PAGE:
Salient. Victoria University Student Newspaper. Volume 36, Number 21. 5th September 1973
Red Rose Speedway:
Red Rose Speedway:
This record just about clinches the suspicion (first derived from religious sources) that idolatry may be addictive. It seems that McCartney years to be a teenage idol all over again. Its hard to be too critical. What do you do after you've been a Beatle ? It must be hard for an ego as big as Mc-Cartney's to surrender the spotlights to some pipsqueak like Alice Cooper; but what is irritating is to see how callously he rides on the back of Beatle style and nostalgia to stay up there. Of all the Beatles he's changed the least, and even poor Ringo hasn't cashed in so blatantly on his past as Paul does here.
Ringo's solution actually has been to dabble in voyeurism. He's just finished a movie about Marc Bofan in which hundreds of teenage girls scream, tear their hair and wet their pants just like in the fab old days of Beatlemania. Ringo claims the experience was "tremendously exciting".
But back to McCartney. Twenty four cover photos of Mr McCreassure you gals out there that he's still as boyishly handsome as ever, "My Love" is in the bloated ballad style of "Winding Road" and "Yesterday" because Paul couldn't get a hit with the other Wings stuff. "Little Lamb" shows us his endearing childish simplicity endures despite fame and fortune, and who could resist "Sing Pigeon"?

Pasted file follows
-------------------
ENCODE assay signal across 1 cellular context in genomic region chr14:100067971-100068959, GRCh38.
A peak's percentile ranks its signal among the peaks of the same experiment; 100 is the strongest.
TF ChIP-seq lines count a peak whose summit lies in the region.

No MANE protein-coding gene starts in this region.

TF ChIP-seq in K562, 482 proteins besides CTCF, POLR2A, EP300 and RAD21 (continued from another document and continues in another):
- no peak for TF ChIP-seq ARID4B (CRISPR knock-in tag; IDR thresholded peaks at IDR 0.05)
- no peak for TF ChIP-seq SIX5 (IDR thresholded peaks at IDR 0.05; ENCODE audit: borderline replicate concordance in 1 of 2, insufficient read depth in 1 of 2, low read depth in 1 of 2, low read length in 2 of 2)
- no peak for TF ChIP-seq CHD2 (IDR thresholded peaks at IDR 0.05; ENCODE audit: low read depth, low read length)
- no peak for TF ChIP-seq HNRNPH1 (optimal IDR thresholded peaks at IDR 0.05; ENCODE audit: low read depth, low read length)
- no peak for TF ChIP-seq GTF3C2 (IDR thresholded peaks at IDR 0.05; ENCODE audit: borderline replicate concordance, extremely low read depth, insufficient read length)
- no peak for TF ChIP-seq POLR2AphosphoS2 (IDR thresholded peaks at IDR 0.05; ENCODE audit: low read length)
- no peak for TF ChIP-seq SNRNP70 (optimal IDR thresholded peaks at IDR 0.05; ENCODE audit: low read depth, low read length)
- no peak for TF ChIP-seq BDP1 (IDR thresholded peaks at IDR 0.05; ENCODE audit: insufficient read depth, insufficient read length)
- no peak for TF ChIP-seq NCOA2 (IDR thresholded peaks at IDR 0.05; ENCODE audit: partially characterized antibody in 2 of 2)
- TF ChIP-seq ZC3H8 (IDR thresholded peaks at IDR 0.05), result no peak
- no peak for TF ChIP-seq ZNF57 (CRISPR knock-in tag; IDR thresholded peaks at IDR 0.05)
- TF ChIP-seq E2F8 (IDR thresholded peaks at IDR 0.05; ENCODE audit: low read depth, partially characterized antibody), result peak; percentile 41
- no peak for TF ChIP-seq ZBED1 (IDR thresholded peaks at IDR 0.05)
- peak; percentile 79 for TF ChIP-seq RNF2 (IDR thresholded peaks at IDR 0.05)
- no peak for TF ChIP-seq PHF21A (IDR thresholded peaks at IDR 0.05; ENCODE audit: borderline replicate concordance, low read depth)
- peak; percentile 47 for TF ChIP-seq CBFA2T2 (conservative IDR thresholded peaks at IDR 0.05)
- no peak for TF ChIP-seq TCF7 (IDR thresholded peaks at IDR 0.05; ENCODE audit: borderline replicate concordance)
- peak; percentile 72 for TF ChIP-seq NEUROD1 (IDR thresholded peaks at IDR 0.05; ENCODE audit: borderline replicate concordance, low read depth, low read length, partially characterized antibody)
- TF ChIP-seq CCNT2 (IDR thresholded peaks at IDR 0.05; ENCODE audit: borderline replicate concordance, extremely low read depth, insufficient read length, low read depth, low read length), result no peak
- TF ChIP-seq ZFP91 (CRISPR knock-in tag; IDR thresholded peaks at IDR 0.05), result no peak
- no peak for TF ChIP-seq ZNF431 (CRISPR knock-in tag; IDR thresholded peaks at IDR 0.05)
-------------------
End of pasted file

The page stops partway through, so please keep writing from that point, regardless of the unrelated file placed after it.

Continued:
Do you need a pal for a minute or two?/ Me too, me too, me too I'm a lot like you, or dazzling word plays like "weeping on a willow/ sleeping on a pillow/ leaping armadillo. Eat your heart out, John Lennon.
All the other tracks sound like endless reruns of "Why don't we do it in the road". On "Hold me tight". "Lazy Dynamite" and "Right Thing" the title phrases are repeated 17, 12 and 36 times respectively. And so it goes as faded charms are relentlessly flaunted; Mc Cartney is the Mac West of rock, an Old whore still trying to shake that money maker.
Of course I could be wrong. Maybe all this mindless repetition is really raw nitty gritty downhome folk simplicity. You'll have to check that out with Richard Best.